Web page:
Asylum is a form of protection that is available to individuals who are unable or unwilling to return to their home country because of persecution or a well-founded fear of persecution based on their race, religion, nationality, political opinion, or membership in a particular social group.

To be eligible for asylum, an individual must apply for asylum within one year of their arrival in the United States, although there are some exceptions to this one-year filing deadline. Asylum seekers must demonstrate that they have a well-founded fear of persecution based on one of the five protected grounds, and that the persecution is being carried out by the government or by individuals or groups that the government is unable or unwilling to control.

Asylum applicants must go through a rigorous application process that involves an interview with an asylum officer or an immigration judge, as well as a thorough background check and review of supporting evidence. It is important to note that the asylum process can be complex and time-consuming, and it is recommended to work with an experienced immigration attorney or qualified legal professional to navigate the process successfully.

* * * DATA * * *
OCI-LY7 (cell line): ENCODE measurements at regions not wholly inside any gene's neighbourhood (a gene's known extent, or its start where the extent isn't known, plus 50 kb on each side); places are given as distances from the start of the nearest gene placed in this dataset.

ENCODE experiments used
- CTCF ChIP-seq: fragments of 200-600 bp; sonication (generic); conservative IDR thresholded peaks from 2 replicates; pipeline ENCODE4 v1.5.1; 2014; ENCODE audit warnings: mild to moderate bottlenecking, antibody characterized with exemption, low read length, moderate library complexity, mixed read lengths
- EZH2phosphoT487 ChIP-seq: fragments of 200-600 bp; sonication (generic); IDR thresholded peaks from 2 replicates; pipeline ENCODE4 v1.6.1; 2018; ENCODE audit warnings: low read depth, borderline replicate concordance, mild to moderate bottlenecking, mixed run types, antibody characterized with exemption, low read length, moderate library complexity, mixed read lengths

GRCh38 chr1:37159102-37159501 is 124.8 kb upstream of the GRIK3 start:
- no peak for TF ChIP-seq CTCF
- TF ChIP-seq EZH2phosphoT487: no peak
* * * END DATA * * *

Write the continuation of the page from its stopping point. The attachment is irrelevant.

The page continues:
If an individual is granted asylum, they may live and work in the United States, and may be eligible to apply for permanent residency after one year. Asylum seekers who are not granted asylum may have the option to appeal the decision or to pursue other forms of relief from removal.